Shelter or rescue group staff or volunteers can have valuable insights into pets available for adoption
By Kim Campbell Thornton
Andrews McMeel Syndication
When you’re ready for a dog or cat to come into your life, you want him now, right? You look online or go to the shelter, walk through once or twice, and, hey, that one in the third cage to the right looks like what you had in mind. But is he really the right choice? Adoption counselors and volunteers at shelters and rescue groups say people don’t ask enough questions about the pets they’re interested in, leading to mismatches in personality and lifestyle.
“I do Abyssinian rescue,” says Linda Kay Hardie of Reno, Nevada. “Some people are attracted to the beautiful looks of the Aby, but they don’t realize the high activity level and intelligence of the cat. One of my Abys came to me after he was returned to the breeder by someone who didn’t know that Abys are high energy and need a lot of attention.”
Ask about health needs, especially if you are interested in a particular breed. Veterinary care isn’t one-size-fits-all. Nicole Morrison of Houston, who was rescue coordinator for her local cavalier King Charles spaniel club, says cavaliers, for instance, need regular teeth brushing and dental cleanings, as well as weight control to prevent obesity. A breed rescue coordinator should be able to fill you in on specific needs of the breed and an individual dog or cat.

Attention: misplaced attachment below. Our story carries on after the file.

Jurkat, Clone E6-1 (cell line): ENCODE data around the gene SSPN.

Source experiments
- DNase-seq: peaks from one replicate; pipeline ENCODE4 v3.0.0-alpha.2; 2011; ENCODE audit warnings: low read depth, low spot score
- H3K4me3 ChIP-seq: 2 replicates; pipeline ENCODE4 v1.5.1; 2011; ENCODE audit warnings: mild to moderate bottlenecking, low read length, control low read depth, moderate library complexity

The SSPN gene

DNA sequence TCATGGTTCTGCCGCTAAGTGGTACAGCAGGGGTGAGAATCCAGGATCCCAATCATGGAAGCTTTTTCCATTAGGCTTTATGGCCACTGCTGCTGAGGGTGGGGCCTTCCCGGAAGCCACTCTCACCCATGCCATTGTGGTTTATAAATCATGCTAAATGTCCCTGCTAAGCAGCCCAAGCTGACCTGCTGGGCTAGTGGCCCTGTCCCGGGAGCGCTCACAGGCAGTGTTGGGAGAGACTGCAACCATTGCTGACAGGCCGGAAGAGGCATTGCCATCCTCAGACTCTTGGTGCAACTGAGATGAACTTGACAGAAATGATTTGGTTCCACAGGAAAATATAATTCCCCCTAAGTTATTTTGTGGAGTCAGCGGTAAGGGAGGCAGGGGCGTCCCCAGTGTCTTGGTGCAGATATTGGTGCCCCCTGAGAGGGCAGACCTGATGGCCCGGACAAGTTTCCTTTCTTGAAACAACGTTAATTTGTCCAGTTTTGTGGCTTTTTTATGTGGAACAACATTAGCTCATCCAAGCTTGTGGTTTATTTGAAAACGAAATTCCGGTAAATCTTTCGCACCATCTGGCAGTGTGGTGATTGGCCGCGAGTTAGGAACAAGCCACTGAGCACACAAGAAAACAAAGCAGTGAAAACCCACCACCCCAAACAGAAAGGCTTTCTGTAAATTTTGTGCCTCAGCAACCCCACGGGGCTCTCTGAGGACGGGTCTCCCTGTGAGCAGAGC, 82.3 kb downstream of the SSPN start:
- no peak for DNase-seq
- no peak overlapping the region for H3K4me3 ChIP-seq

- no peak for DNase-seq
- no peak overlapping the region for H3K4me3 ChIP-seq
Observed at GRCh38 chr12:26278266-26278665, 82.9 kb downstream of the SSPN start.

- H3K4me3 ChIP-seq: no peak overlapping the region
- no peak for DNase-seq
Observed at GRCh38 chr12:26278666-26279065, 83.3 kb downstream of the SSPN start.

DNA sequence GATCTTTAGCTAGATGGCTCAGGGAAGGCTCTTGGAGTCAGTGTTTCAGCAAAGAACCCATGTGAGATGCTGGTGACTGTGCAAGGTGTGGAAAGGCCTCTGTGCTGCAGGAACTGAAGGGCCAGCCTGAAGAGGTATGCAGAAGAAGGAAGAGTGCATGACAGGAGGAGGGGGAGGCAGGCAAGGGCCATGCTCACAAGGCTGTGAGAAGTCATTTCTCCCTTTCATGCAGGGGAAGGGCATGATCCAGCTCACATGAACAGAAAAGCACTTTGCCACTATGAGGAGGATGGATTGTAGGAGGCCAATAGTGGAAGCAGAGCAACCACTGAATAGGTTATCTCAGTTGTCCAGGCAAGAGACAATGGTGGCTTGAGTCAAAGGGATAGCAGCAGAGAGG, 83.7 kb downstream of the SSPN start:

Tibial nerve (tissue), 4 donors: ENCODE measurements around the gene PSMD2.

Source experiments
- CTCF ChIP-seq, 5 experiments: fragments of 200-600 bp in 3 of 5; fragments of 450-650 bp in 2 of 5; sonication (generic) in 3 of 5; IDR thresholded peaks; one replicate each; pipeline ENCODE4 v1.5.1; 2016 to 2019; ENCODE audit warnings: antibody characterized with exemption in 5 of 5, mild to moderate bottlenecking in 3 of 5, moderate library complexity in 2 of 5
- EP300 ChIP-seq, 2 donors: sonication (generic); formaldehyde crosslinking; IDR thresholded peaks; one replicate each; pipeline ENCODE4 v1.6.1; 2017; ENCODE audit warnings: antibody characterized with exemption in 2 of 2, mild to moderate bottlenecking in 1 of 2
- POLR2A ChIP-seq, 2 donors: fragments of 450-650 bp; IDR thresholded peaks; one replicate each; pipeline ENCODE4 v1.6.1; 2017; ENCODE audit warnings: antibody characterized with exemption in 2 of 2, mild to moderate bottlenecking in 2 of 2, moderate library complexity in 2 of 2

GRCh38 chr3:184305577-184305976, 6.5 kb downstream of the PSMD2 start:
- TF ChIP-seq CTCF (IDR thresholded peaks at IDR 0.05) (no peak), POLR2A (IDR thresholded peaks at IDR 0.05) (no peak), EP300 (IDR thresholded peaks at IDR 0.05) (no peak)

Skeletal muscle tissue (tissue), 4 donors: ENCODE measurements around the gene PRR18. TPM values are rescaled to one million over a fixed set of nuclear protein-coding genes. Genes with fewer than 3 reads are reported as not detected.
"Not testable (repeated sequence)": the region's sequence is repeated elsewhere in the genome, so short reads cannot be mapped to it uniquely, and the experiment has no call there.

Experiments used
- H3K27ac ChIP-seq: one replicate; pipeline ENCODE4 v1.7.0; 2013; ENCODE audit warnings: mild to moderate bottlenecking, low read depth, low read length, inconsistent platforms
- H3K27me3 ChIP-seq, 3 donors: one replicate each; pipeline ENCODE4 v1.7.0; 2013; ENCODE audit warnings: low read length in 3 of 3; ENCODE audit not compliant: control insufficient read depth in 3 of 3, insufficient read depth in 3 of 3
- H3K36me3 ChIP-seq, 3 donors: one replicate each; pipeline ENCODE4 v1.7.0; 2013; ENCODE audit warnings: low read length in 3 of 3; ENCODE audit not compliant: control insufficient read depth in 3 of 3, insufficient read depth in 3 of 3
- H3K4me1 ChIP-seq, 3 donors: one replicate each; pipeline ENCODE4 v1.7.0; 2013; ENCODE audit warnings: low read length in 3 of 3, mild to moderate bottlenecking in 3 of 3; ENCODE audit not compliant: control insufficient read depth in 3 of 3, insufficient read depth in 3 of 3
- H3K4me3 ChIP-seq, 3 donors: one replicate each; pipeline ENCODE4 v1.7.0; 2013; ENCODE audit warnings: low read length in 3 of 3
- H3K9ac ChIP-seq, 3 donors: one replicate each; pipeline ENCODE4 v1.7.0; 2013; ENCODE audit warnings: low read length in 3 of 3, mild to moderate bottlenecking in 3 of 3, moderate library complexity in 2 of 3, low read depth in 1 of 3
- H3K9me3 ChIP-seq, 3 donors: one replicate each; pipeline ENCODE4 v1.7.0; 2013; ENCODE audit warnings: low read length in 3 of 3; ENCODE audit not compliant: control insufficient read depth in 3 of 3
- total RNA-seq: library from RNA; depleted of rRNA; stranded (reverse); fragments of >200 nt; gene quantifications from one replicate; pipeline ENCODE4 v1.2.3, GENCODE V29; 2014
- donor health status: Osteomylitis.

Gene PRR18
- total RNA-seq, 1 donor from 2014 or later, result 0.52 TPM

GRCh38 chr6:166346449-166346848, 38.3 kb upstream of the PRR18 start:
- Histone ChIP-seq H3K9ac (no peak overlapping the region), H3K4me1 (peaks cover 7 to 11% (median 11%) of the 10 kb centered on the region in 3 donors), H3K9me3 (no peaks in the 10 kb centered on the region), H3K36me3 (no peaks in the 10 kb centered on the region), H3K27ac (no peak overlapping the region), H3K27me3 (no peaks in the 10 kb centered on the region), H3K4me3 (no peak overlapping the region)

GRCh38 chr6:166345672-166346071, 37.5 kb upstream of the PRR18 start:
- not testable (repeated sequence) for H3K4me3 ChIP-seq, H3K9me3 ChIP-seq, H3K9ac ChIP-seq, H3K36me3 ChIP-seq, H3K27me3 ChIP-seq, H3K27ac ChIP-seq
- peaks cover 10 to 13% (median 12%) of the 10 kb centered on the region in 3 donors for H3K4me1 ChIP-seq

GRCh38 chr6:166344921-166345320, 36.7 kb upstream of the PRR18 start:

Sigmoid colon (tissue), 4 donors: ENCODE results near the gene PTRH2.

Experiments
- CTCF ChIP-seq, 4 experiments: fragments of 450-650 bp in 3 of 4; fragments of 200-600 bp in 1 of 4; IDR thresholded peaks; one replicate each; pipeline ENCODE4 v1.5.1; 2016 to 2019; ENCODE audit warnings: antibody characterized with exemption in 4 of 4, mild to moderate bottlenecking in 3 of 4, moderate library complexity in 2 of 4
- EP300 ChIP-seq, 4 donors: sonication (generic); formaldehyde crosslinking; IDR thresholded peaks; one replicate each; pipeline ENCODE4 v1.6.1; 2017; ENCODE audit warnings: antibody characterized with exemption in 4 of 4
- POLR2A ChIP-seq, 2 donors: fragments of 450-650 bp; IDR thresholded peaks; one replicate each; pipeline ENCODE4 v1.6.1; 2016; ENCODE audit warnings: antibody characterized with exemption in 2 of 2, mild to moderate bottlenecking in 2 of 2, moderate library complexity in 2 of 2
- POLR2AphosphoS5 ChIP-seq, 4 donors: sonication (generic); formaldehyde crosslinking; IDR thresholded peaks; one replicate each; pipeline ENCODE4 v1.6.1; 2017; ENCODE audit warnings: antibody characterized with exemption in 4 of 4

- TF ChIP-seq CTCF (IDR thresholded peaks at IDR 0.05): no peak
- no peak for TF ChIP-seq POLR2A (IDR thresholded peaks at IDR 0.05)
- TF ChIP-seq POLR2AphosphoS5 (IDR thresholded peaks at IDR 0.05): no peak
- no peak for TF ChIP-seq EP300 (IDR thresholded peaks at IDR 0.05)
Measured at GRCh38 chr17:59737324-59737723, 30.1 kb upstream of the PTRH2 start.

Think about your lifestyle and how you enjoy spending time with a dog or cat. More important, ask what the animal you’re considering likes to do and whether that matches your activity level and what you’re looking for in a companion animal.
Common questions potential adopters ask include “Is she housetrained?” “How much does he shed?” “Is she a lap cat?”
Those are good questions, but be aware that appropriate house manners or desired behaviors such as lap sitting may not appear until the pet is comfortable in new surroundings. Maryanne Dell, one of the founders of Shamrock Rescue Foundation in Orange County, California, says even well-trained animals may have accidents in a new home because environmental changes can be upsetting. It’s important to give them time to settle in and ensure that they don’t have opportunities to make mistakes.
“Many rescue pets have been turned over by their owners because they are old or have medical or behavioral issues,” Dell says. “Others are saved from kill shelters by rescues for the same reasons. A good rescue will disclose any and all of the issues that might affect an animal and how he may act in the new home.”
Former shelter adoption counselor Sharon Melnyk of Berkeley, California, suggests some more in-depth questions to ask:
• Is this animal well-socialized or accustomed to interacting with people?
• How does this animal react to children?
• Does this animal get along with other cats or dogs?
• Are there any dogs or cats I should consider who haven’t caught my attention?
Consider behavior and personality, not just looks. Melnyk says it can be heartbreaking to see sometimes shy or reserved cats pawing at people as if trying to get their attention, only to be ignored. Even if a particular animal isn’t what you had in mind, give him a look. You may find a friend for life.
Laura Anne Gilman of Kenmore, Washington, recalls going to a shelter with the idea that she wanted a black kitten. A large orange adult cat reached out to grab her arm both times she walked by. She stopped to see him, and he snuggled his face into her neck. She and Boomer have been together for 15 years now.